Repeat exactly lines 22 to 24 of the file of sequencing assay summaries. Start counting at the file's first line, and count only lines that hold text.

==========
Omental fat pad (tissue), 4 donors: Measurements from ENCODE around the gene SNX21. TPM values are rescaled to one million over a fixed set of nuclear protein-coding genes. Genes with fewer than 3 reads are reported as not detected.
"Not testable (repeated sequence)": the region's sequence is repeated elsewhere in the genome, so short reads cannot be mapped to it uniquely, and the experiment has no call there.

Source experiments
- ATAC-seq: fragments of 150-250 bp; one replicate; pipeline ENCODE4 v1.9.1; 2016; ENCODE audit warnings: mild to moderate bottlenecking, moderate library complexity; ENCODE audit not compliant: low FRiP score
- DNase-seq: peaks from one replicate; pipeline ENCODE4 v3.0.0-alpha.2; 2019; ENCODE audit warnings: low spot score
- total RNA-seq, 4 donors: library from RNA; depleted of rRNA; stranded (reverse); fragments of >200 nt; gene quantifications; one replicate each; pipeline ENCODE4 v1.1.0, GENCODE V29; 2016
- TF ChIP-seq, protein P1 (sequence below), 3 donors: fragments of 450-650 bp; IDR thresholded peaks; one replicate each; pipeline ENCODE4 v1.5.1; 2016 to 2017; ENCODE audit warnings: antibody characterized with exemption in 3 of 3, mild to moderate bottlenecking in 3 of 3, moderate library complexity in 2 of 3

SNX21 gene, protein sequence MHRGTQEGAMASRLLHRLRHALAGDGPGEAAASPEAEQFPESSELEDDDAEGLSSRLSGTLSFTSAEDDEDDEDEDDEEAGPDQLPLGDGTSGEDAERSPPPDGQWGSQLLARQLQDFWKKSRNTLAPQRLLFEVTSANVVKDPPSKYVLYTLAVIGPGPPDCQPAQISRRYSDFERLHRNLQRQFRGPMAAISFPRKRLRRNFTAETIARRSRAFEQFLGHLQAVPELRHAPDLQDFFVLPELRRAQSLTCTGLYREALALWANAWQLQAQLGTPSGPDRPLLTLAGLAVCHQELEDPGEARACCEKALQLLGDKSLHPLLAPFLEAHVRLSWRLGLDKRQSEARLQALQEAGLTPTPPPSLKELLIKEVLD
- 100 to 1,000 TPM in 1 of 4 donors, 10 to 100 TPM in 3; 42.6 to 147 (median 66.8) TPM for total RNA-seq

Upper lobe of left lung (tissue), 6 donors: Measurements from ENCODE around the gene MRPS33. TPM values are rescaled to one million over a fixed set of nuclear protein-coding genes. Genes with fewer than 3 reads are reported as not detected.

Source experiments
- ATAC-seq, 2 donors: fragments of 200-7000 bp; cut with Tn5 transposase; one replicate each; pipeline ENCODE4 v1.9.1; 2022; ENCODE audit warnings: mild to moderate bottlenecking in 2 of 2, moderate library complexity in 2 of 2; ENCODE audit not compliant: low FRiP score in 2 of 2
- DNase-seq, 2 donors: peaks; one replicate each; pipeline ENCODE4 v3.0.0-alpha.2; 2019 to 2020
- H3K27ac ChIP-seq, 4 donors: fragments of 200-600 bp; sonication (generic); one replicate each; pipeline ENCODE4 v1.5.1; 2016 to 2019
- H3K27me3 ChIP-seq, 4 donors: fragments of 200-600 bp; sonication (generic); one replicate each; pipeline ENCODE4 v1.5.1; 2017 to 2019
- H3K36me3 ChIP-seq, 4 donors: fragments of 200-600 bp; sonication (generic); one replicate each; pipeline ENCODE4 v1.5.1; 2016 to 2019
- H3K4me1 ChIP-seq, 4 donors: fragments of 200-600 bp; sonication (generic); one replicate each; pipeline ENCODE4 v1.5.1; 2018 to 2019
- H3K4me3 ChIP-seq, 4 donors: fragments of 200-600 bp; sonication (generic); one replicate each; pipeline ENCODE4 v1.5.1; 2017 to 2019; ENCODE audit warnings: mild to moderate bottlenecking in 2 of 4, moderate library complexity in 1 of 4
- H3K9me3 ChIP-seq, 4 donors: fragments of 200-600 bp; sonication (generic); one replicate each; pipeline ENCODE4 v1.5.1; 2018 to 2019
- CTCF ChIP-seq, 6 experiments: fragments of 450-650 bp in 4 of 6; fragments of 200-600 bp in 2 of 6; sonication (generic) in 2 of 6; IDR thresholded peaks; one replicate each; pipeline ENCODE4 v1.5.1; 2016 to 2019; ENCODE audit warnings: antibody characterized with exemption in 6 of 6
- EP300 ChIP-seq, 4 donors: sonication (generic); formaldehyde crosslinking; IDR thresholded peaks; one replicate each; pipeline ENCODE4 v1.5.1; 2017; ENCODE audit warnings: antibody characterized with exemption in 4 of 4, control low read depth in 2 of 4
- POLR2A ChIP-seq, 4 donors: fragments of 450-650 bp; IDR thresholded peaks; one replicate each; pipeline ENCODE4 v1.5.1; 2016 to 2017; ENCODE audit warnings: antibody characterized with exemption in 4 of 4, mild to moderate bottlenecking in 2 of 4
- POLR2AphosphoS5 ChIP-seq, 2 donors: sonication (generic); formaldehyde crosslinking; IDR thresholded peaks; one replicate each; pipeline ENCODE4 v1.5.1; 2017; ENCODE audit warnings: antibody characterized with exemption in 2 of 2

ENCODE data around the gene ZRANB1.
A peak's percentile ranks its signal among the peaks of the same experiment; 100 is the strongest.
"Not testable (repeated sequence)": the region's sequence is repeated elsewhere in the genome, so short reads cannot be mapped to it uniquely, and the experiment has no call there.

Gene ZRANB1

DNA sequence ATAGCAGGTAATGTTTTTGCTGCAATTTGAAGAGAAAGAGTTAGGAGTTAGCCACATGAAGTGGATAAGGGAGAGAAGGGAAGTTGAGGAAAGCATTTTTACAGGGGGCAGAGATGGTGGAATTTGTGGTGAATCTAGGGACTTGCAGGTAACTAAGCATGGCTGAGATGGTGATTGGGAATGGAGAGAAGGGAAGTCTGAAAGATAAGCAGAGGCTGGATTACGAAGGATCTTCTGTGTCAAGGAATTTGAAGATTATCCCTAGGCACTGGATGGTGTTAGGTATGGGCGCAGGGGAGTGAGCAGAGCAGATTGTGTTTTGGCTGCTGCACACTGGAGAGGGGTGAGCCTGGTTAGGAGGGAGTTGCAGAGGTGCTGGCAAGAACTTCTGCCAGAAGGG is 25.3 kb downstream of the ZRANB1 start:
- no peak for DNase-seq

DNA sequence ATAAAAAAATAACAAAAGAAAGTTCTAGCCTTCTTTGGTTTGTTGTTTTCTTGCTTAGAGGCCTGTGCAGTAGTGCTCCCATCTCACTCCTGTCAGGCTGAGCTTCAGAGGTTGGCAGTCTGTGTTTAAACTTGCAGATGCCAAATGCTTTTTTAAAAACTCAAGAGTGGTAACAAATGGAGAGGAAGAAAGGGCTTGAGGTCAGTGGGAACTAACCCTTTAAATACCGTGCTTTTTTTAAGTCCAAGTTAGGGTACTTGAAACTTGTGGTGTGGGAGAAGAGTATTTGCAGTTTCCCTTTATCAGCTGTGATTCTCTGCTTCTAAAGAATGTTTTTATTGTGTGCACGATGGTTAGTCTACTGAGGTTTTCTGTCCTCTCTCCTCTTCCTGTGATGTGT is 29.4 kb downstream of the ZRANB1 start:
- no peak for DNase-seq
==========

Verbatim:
- POLR2A ChIP-seq, 4 donors: fragments of 450-650 bp; IDR thresholded peaks; one replicate each; pipeline ENCODE4 v1.5.1; 2016 to 2017; ENCODE audit warnings: antibody characterized with exemption in 4 of 4, mild to moderate bottlenecking in 2 of 4
- POLR2AphosphoS5 ChIP-seq, 2 donors: sonication (generic); formaldehyde crosslinking; IDR thresholded peaks; one replicate each; pipeline ENCODE4 v1.5.1; 2017; ENCODE audit warnings: antibody characterized with exemption in 2 of 2

ENCODE data around the gene ZRANB1.